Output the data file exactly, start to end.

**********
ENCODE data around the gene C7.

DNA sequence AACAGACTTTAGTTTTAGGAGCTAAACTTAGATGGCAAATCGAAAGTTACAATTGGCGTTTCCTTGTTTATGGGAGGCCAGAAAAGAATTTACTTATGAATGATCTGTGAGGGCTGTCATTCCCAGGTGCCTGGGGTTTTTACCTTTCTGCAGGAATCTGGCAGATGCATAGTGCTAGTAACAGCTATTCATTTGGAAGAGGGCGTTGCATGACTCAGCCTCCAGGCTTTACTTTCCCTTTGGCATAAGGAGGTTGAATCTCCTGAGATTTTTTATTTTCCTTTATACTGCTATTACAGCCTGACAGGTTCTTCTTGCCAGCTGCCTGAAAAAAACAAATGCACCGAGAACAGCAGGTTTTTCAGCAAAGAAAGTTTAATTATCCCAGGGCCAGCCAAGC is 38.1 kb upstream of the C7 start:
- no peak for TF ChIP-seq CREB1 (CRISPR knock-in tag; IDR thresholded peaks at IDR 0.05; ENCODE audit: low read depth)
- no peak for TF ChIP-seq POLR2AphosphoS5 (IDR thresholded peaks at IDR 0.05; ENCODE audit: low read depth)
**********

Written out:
ENCODE data around the gene C7.

DNA sequence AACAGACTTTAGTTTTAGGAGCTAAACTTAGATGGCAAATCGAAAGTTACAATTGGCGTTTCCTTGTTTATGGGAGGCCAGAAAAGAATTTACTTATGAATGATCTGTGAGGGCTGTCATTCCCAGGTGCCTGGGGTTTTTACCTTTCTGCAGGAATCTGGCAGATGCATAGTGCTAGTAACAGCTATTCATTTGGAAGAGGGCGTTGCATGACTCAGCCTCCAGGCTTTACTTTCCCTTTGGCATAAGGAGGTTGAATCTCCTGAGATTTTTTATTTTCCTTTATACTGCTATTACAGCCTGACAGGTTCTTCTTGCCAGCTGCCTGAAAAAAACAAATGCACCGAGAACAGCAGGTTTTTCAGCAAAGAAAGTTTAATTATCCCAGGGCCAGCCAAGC is 38.1 kb upstream of the C7 start:
- no peak for TF ChIP-seq CREB1 (CRISPR knock-in tag; IDR thresholded peaks at IDR 0.05; ENCODE audit: low read depth)
- no peak for TF ChIP-seq POLR2AphosphoS5 (IDR thresholded peaks at IDR 0.05; ENCODE audit: low read depth)